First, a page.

By Adam Ali
“We brook no opposition: if anyone takes a sown field of ours, in its place we capture a lofty citadel; and for any peasant of ours captured we seize a thousand armed warriors. If they destroy a wall of a house, we destroy walls of cities…Whoever wishes to pick a quarrel with us must know what he is about; and whoever wishes to take something from us will find disasters such as these ordained for him.” – Baybars in a letter to a crusader leader.
By the thirteenth century, military slavery was strongly entrenched as an institution in most of the Muslim world. I have discussed in other articles that military slavery was unique to Islamic history (the closest comparison is that of the medieval Georgian kings who had pagan Turkic slave bodyguards) and is quite different to other forms of slavery, especially those practiced in Europe and the New World. In fact, calling it “slavery” is problematic because the men who formed the units of military slaves became the socio-military elites and the brokers of power in the principalities, empires, and sultanates in which they served.
It is rather paradoxical because this form of slavery was one of the very few ways through which one could improve their social standing through their own merit. Military slaves had the opportunity to rise in the ranks of the army through promotions and rewards to become officers and generals, to occupy important positions at the ruler’s court, to become governors, or even rulers in their own right. Additionally, unlike many other types of slaves, military slaves were always highly paid and treated well by their patrons. In those cases where their pay was not forthcoming or if the master treated his slaves harshly, cruelly, or with disrespect, the slaves often killed him (being the military elite and the “men with the swords” that reaction should come as no surprise).
During the 9th-11th centuries these military slaves were referred to as ghulams (meaning “boy/youth”) but by the 13th century this term had fallen out of use and was replaced by the term mamluk (meaning “one who is owned”). Although this latter term’s definition could refer to any slave, in reality it was specifically a designation for fair skinned mounted military slaves of Turkic/Asiatic or Caucasian origin. These slaves were acquired in more than one way. They were taken as prisoners in wars and raids, they were purchased from slave merchants, or they were even sold by their families. In the last example, destitute families or tribes sold their youths into slavery, especially to rulers of the Muslim world, because they received large sums of money for them and also because very often (especially by the 13th century and onward) they knew that these slaves had a chance at an illustrious career.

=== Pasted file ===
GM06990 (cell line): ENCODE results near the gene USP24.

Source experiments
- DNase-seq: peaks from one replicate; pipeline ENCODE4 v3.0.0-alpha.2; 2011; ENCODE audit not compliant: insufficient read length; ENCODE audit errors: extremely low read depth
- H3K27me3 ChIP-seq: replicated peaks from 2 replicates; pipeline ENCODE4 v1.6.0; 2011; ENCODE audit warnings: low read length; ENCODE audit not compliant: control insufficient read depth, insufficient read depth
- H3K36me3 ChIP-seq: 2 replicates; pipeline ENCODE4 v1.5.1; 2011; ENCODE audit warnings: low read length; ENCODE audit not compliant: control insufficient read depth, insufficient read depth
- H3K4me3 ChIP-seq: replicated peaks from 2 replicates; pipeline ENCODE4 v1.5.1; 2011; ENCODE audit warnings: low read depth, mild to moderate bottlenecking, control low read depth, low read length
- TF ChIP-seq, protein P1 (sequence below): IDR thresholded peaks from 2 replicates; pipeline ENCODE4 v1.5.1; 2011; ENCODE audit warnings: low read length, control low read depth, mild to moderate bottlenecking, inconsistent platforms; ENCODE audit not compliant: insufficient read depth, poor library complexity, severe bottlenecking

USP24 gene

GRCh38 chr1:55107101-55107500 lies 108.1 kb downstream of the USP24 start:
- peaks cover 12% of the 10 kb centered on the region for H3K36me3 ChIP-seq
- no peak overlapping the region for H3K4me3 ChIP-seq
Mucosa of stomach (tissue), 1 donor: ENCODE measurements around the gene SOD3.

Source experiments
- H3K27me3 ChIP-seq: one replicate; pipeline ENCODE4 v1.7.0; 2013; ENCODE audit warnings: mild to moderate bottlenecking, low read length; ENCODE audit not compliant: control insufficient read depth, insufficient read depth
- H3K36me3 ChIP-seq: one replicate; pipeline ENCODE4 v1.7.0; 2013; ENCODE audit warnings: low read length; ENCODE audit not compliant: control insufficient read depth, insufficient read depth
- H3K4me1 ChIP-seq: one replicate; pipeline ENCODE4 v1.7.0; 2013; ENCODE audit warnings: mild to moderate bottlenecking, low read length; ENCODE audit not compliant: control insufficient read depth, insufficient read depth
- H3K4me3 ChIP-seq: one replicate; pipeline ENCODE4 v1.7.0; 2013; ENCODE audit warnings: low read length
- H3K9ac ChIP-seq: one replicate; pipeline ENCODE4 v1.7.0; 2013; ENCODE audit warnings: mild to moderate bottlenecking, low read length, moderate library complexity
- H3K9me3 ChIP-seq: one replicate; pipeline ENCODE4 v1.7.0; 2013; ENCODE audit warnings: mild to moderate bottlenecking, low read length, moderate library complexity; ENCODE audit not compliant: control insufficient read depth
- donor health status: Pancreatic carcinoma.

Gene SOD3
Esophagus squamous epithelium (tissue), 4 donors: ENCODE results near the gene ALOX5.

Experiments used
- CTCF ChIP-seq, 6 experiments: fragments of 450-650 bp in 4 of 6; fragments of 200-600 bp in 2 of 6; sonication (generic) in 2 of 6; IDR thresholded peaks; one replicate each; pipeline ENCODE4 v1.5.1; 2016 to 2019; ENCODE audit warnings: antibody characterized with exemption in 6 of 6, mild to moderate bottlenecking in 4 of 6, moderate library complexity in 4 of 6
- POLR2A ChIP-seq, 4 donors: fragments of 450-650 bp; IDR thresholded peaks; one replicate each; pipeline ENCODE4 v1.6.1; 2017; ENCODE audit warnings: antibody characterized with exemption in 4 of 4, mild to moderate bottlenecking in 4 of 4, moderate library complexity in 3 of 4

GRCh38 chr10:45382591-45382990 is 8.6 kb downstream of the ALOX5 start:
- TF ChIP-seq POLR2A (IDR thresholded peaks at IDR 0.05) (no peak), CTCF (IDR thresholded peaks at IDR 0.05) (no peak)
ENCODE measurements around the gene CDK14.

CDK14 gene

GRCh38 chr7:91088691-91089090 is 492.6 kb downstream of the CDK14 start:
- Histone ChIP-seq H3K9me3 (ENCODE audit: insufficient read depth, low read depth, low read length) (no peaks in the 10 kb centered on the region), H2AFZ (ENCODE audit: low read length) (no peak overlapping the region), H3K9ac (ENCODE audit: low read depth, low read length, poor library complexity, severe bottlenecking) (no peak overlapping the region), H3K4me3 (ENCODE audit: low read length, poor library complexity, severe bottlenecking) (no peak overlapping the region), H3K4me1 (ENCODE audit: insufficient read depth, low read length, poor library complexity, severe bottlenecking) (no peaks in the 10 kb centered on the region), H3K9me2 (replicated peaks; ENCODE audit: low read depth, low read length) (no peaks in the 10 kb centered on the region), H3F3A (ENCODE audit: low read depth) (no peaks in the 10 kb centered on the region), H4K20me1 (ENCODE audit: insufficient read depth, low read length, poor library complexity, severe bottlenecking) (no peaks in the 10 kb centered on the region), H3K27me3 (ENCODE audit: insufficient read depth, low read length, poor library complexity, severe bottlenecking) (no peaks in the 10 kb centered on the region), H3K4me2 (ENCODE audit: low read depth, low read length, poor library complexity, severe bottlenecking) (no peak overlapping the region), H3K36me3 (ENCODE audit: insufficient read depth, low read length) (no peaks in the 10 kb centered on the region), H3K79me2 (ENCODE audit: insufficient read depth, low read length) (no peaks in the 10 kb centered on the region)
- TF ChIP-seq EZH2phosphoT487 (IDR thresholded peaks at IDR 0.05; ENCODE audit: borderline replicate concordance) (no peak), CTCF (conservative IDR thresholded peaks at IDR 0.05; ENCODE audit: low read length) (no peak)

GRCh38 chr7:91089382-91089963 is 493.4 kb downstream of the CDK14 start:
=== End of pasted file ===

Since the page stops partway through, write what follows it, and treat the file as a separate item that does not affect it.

In fact, by the Circassian period of the Mamluk sultanate (1382-1517) many of the slave soldiers sent for their families to come to Egypt after they had risen in the ranks. A presentation at a recent conference on violence in the Mediterranean world exemplifies the difference between military slavery in the Muslim world and slavery in the west. One of the presenters compared the fates of two Circassians who were enslaved at the same time during the 15th century. One of them ended up in Venice and the other in Cairo. The Circassian who ended up in Cairo had an illustrious career. He became a mamluk and eventually rose to the throne to rule the sultanate as sultan Barsbay (r. 1422-1438). On the other hand, the Circassian who was sold to the Venetians disappears from the records into obscurity, most probably living his entire life as a menial slave. Nevertheless, one should remember that these military slaves only formed a small and very elite proportion of all the slaves in the Muslim world, and their careers do not exemplify the lives of most of the other slaves who were procured for other purposes.
During the 12th and 13th centuries the Kipchaks (referred to as Cumans by the Byzantines and Europeans and Polovtsians by the Russians) were pagan nomadic Turkic tribes inhabiting the steppes of southern Russia and Ukraine. They were sought after as soldiers for the armies of the polities that ruled the various regions of the Muslim world. Their martial nature, equestrian skills, and horse archery made them excellent soldiers. They served in the armies of the Khwarazmian Empire, the Byzantine Empire, the Ayyubid sultanate, and as pagan slave bodyguards of the Georgian kings. Robert Irwin states that they were “so widely employed outside their homeland as soldiers that they may almost be called the Ghurkas of the Middle Ages.”